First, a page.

Aqua TV Show ShowSquidbillies  

Aqua TV Show ShowSquidbillies  

I don’t really like Aqua Teen Hunger Force or Squidbillies. (Wait, come back!) I have a long history with Adult Swim programming (staying up to watch The Boondocks at midnight was my first sacrifice to appointment television), but while I enjoy some of the block’s more surreal programming (think Tim And Eric Awesome Show Great Job and Superjail!), flagship show Aqua Teen Hunger Force never really did it for me. I have a lot of memories of staying up to catch anime or Robot Chicken and being bewildered by Aqua Teen, which I found unfunny and vaguely threatening at 11. Squidbillies fared even worse—for years, it’s been just below infomercials in my late-night viewing hierarchy. But commenters on my review of the première of Your Pretty Face Is Going To Hell convinced me to give the shows another shot and rightly complained about the laziness of the “stoner show” trope applied to Adult Swim (thanks guys!), so here I am.

Happily, “Muscles,” tonight’s season première for the show now going by Aqua TV Show Show, is a lot of fun. The story is enjoyable Adult Swim nonsense: After a massive, rapid-fire attack of obesity and diabetes-related complications and equally fast fake training montage, Master Shake tries to get in shape with a shortcut courtesy of Carl’s Thump muscle beverage. Predictably (I have seen a few episodes), Shake starts to experience intense ’roid rage before his new muscles take on a hyperviolent mind of their own. After briefly subduing the muscles and shooting down a plan involving transferring Shake’s brain into the body of Jay Z (Shake knew him back when he was Jay Zimmerberg), Frylock instead destroys Shake’s body by putting him in a veal pen to lose the muscle in forced fat.

As far as plot goes, a première about steroid abuse coincidentally airing during the A-Rod/Biogenesis scandal, combined with a brief showcase of the horrors of factory farming, suggests “Muscles” might be as close as Aqua Teen ever comes to gentle social commentary. The show has gone to the weight loss well before (in season three’s “Diet”), but this time around (for me at least) it’s easier to get the ways in which the plot is secondary and just laugh. Solid little jokes abound, from the flavor names for Thump (“Coconut What Did You Say To Me?” is my favorite) to the darkly comic closing gag of Master Shake going native in the veal pen, only to be torn apart by coyotes. “Muscles” doesn’t quite reach the sheer absurdity I gather Aqua Teen is capable of, but it’s more than funny enough.

Squidbillies doesn’t fare so well. The eighth season première, “Granite Caverns,” does contain a clearer semblance of plot than I’ve seen in previous episodes. The men of the Cuyler clan, Rusty and Early, are working at the caverns for the evil Dan Halen, who tries to pass off Rusty’s chalk scribbling as authentic (cue Early: “What the hell does that word mean?”) ancient cave drawings. After watching the news, Early gets it into his head that one of the pictures is a prophecy that aliens will come along to crown him space king. A group of “hipsters” (there’s sadly no other way to describe the broad caricatures of childish dudes in their 30s wearing ill-fitting ironic shirts) show up to make a “documentary” on their iPhones and threaten to topple Halen’s scheme.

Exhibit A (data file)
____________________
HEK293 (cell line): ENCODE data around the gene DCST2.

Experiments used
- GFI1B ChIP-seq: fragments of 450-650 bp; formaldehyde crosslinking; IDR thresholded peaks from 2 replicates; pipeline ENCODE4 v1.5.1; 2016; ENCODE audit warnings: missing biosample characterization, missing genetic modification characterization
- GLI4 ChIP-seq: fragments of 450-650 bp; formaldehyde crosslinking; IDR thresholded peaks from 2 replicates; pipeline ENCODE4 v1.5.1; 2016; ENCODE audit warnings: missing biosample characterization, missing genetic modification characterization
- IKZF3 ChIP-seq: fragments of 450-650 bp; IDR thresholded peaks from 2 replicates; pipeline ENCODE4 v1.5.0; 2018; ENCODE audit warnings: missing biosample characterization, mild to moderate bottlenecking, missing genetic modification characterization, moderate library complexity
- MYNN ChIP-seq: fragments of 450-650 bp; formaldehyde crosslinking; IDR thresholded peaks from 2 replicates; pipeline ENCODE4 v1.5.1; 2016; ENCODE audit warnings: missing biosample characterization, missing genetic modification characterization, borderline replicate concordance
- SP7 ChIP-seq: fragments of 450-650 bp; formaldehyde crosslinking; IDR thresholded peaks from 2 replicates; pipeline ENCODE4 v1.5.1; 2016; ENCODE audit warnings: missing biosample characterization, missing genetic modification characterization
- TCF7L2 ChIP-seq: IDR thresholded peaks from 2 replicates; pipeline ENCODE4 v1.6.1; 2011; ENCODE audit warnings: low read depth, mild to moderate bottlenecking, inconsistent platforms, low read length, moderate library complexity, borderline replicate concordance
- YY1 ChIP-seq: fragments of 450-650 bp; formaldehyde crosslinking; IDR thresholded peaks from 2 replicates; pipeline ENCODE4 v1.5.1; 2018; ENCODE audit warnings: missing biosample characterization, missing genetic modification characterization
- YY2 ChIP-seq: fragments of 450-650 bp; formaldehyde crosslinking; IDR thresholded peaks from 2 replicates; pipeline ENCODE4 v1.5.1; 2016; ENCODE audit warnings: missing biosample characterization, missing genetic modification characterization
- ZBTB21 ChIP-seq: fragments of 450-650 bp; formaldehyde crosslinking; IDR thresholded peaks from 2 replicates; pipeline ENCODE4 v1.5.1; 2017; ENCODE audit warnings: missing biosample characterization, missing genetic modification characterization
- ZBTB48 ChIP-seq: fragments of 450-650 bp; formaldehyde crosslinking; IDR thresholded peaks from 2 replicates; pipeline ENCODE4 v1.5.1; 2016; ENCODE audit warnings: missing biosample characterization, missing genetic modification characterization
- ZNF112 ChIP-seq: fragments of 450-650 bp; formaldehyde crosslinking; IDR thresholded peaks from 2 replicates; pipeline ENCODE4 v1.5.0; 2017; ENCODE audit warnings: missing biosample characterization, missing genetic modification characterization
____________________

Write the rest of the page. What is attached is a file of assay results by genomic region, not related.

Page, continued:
There are a few laughs in “Granite Caverns,” mostly from Halen, who reveals his understanding of irony comes from the Alanis Morisette song and threatens Rusty’s future at his unpaid internship. Early’s refusal to realize he isn’t the space king goes from sad to kind of funny to sad and back to kind of funny again, and Rusty’s beatboxing is silly enough to work. Otherwise, the episode is just kind of there. The “hipster” stereotypes are a few years too late and closest to funny when they’re killed by boulders. Jokes about Sean Hannity, and Early and Granny’s complete faith in TV don’t have much to them beyond making fun of the characters in an unfortunate bit of excess cynicism. The final twist (the aliens come back and make Granny their king) is predictable and less inspired than Aqua Teen’s, and the alien cameo is distractingly similar to Aqua Teen’s Mooninites.

Both Aqua Teen and Squidbillies have been on the air long enough that they don’t have much left to prove. Maybe my dislike of Squidbillies is just an issue of personal taste, but where “Muscles” makes a good argument for Aqua Teen staying on the air another 10 seasons and coasting while remaining funny, “Granite Caverns” is lazy beyond the bounds of a comfortably aging series. After revisiting these two shows, I’m still wary of Squidbillies. I can see why people would like it, and it might bump infomercials from that spot in my late-night viewing, but it’s definitely not for me. Meanwhile, I’m probably not going to become a regular Aqua Teen viewer or muster the energy and time work my way through 10 seasons of backlog, but I’m happy to start calling myself a fan.

Stray Observations:

  • Grades: “Muscles,” B. “Granite Caverns,” C-.
  • Thanks for joining me everyone who either didn’t watch Breaking Bad or who needed something to cool down after the première.
  • Both shows have fun guest voices tonight. Schoolly D, who has worked on Aqua Teen before, shows up as a possible replacement for Jay Z, while one of the Squidbillies aliens is a dead ringer for Lucky Yates, though he isn’t listed in the credits.
  • While the packaging and fake flavor names for Thump are my favorite thing in these episodes, “Blueberry Butt Rape” is pretty groan-worthy for a bunch of reasons.
  • Meatwad singing “Amazing Grace” is easy, but great.

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